The Minarets U

awileman@sierrastar.comFebruary 25, 2014 

With college acceptance letters starting to arrive to high school seniors, students are beginning to prepare for the rigors of life after high school. But for Minarets seniors Ashlynn Lemon and Ciera Johnson, the step from high school to college will be a little less stressful, thanks to the preparation they have gained through a highly innovative program known as Minarets U.

Minarets U is a newly adopted university preparation program at Minarets High School and Charter School that combines a multitude of college-based curriculum with on-campus faculty support.

The program was developed by Minarets Principal Mike Niehoff, Jon Corippo and Claudia vanDenBergh, who thought it could benefit Minarets students by offering them a strategic program to gain college experience with a chance to obtain college credits. The program was designed to give students insight to a college environment that many of them will soon be experiencing.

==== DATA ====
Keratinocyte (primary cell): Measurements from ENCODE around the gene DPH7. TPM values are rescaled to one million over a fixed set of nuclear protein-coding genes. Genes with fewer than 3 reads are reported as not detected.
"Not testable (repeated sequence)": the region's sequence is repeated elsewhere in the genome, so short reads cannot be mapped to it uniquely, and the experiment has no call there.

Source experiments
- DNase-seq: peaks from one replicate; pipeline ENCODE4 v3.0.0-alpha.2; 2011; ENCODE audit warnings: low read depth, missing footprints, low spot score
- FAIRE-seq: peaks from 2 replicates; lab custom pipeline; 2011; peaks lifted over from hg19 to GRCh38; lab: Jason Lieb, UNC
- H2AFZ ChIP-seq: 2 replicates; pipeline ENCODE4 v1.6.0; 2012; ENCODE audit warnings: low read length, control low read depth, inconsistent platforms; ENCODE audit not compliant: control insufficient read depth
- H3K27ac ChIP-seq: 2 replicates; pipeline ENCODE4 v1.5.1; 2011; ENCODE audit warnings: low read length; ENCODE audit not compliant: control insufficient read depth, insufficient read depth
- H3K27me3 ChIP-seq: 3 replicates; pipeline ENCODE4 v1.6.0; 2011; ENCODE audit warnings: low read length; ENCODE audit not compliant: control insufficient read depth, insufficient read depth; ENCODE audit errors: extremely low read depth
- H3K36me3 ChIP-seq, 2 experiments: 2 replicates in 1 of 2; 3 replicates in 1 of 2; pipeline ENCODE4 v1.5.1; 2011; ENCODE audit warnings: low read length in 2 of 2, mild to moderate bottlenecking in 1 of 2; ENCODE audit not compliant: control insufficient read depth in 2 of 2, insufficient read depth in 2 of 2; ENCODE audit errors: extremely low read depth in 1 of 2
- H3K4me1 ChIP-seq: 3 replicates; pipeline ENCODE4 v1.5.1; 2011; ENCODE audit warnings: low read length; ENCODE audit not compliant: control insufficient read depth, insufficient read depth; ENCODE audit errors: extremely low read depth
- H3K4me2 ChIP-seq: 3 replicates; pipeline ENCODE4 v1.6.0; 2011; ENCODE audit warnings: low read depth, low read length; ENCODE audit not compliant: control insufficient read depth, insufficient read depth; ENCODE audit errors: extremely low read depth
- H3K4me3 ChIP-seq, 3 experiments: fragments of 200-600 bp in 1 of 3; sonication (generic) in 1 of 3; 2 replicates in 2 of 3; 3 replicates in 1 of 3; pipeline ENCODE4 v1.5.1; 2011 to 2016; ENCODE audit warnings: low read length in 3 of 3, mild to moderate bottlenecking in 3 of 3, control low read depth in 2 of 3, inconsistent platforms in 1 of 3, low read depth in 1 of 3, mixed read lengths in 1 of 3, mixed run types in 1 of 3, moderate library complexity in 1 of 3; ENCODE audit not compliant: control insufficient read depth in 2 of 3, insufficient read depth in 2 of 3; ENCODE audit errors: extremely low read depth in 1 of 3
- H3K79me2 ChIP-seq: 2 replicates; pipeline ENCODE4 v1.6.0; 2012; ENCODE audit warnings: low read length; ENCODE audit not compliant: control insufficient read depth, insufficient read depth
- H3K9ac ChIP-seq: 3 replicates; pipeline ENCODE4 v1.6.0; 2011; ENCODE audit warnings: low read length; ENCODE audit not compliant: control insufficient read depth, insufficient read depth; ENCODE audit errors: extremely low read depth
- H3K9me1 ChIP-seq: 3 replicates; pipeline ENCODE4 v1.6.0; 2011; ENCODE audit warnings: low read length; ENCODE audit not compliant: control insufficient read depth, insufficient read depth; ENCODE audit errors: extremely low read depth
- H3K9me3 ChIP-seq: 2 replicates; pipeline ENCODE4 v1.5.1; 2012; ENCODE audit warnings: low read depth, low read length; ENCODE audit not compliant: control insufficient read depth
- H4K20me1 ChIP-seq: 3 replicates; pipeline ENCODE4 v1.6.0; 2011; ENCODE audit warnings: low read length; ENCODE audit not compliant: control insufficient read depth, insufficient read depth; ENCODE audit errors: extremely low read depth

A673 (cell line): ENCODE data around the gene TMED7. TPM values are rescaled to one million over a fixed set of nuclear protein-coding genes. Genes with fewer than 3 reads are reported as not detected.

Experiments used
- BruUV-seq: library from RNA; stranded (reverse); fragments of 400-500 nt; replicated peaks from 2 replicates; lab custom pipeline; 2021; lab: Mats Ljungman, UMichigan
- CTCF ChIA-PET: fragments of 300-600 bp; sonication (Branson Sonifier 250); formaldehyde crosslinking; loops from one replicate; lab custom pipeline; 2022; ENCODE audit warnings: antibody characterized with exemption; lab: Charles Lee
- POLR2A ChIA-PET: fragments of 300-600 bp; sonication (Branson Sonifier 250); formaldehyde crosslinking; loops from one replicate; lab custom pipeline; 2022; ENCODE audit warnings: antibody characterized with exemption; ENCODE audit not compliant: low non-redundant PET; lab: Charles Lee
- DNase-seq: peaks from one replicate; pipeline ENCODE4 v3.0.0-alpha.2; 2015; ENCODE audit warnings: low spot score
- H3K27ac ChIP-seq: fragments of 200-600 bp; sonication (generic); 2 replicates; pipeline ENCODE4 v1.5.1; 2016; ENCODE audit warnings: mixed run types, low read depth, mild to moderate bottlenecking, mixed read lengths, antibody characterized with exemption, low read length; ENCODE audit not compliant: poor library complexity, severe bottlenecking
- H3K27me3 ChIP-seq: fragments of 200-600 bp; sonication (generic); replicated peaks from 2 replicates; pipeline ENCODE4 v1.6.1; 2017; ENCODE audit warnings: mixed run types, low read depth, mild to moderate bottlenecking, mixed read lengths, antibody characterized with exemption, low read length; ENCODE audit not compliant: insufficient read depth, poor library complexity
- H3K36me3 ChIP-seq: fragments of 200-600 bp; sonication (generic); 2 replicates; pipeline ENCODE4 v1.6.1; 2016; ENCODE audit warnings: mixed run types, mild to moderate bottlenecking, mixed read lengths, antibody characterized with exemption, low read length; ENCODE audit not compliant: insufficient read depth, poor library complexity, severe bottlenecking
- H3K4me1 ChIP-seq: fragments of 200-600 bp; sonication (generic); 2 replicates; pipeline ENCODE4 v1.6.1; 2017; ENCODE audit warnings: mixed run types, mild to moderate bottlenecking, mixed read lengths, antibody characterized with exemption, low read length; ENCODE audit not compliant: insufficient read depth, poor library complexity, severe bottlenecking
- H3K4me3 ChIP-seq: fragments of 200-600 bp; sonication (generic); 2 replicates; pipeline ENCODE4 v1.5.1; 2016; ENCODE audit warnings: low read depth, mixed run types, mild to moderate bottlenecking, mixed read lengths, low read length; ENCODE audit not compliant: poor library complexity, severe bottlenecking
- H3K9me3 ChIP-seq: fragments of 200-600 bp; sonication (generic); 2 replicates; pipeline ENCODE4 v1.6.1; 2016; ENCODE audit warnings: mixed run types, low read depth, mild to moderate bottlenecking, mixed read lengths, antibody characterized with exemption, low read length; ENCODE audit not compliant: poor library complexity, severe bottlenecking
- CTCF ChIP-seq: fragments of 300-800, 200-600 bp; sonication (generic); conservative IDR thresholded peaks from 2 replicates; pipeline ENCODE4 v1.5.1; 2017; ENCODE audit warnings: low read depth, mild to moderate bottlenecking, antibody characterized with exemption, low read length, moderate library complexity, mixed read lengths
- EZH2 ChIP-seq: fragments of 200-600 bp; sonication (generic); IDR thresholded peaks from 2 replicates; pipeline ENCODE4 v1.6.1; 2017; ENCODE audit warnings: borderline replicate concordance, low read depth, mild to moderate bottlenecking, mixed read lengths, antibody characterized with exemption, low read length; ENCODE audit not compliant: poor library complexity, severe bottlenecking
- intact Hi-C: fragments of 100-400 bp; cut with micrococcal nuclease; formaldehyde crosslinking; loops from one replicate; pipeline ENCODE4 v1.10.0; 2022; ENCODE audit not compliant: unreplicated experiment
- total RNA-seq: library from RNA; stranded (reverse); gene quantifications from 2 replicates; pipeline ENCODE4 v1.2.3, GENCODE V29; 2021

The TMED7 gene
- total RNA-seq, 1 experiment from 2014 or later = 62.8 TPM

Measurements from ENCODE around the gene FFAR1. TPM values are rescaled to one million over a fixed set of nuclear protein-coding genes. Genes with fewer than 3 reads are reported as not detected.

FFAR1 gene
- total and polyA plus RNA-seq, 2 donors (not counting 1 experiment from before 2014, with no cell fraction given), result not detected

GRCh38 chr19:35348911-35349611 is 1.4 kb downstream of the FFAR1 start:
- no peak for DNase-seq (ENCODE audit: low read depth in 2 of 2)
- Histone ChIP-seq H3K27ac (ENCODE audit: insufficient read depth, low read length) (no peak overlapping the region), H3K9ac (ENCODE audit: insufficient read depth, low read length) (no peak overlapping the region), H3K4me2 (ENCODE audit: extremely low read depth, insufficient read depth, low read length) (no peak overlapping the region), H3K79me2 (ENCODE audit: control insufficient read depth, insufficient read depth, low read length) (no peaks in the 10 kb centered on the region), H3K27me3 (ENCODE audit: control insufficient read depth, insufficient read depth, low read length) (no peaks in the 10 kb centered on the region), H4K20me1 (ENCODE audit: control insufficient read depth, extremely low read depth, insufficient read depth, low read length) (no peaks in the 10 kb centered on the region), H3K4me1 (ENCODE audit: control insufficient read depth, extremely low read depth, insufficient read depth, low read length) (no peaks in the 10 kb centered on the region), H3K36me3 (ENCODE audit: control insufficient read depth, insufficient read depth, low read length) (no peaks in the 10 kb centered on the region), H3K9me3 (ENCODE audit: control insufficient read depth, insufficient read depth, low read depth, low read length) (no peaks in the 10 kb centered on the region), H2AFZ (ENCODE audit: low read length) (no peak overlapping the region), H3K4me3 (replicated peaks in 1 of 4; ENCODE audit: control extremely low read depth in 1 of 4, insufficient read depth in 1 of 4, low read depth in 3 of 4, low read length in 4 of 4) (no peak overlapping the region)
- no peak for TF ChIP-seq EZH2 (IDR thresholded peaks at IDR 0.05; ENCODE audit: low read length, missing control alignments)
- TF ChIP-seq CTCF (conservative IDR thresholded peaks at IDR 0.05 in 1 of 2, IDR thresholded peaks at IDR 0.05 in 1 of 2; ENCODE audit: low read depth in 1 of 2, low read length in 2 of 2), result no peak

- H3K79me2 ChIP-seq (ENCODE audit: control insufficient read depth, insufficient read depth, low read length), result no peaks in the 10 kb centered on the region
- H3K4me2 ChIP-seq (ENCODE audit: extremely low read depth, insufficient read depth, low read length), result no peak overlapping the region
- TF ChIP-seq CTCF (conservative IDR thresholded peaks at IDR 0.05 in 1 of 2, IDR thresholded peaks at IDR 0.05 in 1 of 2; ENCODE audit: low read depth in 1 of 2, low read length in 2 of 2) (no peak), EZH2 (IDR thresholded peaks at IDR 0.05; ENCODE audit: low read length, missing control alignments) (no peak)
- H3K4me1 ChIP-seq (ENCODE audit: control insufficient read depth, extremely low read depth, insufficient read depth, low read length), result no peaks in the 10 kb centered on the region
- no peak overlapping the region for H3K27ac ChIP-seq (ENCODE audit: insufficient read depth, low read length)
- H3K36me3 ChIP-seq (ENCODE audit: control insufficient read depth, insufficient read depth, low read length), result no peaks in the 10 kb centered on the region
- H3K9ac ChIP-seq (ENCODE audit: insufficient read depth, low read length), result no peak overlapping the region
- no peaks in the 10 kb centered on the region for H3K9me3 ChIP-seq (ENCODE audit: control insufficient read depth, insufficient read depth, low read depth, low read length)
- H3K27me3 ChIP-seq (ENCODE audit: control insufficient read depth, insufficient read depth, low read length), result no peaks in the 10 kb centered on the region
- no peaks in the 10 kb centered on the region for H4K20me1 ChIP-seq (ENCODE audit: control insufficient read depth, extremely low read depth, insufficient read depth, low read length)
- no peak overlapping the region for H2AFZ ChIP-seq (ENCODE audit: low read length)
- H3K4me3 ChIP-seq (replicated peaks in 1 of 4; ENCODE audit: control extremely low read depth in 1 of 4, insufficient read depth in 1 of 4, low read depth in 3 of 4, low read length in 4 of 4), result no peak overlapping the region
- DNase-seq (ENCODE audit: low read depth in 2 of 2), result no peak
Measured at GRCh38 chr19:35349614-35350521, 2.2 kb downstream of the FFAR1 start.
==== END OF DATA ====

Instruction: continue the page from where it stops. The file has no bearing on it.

There are three avenues students at Minarets can take to be involved in Minarets U. One option is through the Oakhurst Community College Center located in Oakhurst, which allows students access to the in-classroom experience while requiring students to complete college equivalent curriculum. Students can attend the college course outside of class-time and become involved in real-life college courses.

For those who do not wish to make the 25-minute commute to the community college, Minarets U offers more-accessible options, including MOOC (Massive Open Online Courses) classes, which are offered as a semester long online college certificate course.